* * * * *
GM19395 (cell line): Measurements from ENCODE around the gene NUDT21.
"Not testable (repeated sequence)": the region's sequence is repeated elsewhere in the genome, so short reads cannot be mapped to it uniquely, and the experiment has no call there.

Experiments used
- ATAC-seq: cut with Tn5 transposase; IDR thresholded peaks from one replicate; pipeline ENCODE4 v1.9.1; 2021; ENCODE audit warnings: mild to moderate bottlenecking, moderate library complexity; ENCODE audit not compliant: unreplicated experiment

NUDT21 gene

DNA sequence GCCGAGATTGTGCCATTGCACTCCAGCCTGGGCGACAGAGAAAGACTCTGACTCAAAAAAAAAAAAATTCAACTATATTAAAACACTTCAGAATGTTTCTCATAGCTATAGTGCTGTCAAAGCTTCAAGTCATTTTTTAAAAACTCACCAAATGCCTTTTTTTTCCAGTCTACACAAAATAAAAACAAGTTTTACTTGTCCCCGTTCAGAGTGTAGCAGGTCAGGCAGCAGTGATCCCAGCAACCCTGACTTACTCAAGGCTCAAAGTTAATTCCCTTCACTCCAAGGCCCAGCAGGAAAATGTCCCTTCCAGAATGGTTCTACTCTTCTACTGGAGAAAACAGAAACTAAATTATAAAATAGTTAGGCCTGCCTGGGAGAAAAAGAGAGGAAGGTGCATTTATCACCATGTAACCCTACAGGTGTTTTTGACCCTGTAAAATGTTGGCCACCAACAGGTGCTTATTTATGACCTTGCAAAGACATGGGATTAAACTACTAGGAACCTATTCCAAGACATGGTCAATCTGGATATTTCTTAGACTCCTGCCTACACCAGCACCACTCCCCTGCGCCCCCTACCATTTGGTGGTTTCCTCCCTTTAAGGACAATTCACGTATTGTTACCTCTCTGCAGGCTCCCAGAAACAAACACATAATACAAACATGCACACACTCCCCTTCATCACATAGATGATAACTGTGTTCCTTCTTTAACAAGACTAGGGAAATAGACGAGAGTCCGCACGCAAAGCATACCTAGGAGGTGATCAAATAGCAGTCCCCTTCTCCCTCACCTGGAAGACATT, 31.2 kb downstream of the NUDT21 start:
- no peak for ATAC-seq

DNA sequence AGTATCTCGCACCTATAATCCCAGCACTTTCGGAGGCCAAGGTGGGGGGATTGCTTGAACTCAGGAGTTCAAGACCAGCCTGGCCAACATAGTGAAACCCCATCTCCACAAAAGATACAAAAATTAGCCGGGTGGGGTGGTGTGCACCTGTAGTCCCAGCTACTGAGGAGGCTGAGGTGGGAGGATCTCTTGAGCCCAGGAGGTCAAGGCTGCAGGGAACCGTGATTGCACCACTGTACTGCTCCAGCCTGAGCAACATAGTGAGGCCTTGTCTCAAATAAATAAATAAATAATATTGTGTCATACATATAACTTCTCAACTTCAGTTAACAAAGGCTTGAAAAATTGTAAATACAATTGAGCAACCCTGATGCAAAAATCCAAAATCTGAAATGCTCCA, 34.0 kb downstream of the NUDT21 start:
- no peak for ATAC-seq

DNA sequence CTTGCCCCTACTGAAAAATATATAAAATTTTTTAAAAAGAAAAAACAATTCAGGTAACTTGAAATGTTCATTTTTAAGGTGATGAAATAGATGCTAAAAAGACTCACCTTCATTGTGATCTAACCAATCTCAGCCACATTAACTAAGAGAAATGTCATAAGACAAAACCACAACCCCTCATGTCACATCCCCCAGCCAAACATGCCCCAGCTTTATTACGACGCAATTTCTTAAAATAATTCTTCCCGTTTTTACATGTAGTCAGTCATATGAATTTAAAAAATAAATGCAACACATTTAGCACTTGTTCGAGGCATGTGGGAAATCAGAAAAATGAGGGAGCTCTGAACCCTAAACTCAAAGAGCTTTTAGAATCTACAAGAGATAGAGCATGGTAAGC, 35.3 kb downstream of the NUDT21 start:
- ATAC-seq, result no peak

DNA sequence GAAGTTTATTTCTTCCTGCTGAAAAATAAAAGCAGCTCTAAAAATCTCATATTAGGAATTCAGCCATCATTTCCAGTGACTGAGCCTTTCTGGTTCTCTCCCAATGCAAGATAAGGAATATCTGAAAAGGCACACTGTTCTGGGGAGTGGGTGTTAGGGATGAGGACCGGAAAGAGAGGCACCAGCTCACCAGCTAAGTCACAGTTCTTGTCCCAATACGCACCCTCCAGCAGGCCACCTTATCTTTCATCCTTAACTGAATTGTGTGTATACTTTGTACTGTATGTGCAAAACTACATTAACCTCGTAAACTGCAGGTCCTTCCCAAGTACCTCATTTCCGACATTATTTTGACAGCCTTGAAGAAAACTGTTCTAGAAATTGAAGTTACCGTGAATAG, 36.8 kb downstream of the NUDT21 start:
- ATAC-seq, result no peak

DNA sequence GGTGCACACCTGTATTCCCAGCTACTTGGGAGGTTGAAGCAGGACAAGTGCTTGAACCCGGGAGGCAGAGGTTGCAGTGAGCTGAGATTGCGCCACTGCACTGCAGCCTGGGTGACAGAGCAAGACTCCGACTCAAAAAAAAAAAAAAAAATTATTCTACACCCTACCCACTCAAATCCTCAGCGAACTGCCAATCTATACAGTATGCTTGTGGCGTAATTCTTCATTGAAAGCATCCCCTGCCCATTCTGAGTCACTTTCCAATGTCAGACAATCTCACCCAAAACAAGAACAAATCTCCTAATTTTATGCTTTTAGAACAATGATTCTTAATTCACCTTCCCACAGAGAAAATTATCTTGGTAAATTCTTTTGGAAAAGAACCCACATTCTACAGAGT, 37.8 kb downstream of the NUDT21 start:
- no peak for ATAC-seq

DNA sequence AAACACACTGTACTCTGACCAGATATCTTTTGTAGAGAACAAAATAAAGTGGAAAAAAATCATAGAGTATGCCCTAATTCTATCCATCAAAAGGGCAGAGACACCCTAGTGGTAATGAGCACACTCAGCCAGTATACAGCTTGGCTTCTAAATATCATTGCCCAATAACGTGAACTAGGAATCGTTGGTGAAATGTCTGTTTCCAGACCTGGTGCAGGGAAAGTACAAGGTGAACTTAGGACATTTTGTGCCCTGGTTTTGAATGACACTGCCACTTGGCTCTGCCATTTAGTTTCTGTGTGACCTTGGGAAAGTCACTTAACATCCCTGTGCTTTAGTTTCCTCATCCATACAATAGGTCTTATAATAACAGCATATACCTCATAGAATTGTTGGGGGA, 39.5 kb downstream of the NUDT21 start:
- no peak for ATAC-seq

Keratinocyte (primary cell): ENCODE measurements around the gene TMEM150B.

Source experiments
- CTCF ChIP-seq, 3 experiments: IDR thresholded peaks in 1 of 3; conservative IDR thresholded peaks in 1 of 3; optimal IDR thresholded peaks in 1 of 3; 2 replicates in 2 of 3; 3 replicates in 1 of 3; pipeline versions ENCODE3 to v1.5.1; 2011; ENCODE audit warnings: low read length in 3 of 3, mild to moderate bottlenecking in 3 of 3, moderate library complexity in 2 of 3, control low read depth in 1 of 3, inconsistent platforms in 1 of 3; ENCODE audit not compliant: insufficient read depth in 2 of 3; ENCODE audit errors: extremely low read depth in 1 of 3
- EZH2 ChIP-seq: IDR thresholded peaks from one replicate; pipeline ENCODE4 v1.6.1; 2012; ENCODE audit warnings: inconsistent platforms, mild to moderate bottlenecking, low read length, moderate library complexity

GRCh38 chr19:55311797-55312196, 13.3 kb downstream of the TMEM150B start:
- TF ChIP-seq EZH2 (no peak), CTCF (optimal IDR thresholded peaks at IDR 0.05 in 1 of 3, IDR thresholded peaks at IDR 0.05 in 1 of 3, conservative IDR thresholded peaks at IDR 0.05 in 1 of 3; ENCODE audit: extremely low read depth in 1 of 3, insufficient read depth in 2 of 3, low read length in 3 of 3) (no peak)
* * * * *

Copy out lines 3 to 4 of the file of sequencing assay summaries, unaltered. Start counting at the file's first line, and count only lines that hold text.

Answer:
Experiments used
- ATAC-seq: cut with Tn5 transposase; IDR thresholded peaks from one replicate; pipeline ENCODE4 v1.9.1; 2021; ENCODE audit warnings: mild to moderate bottlenecking, moderate library complexity; ENCODE audit not compliant: unreplicated experiment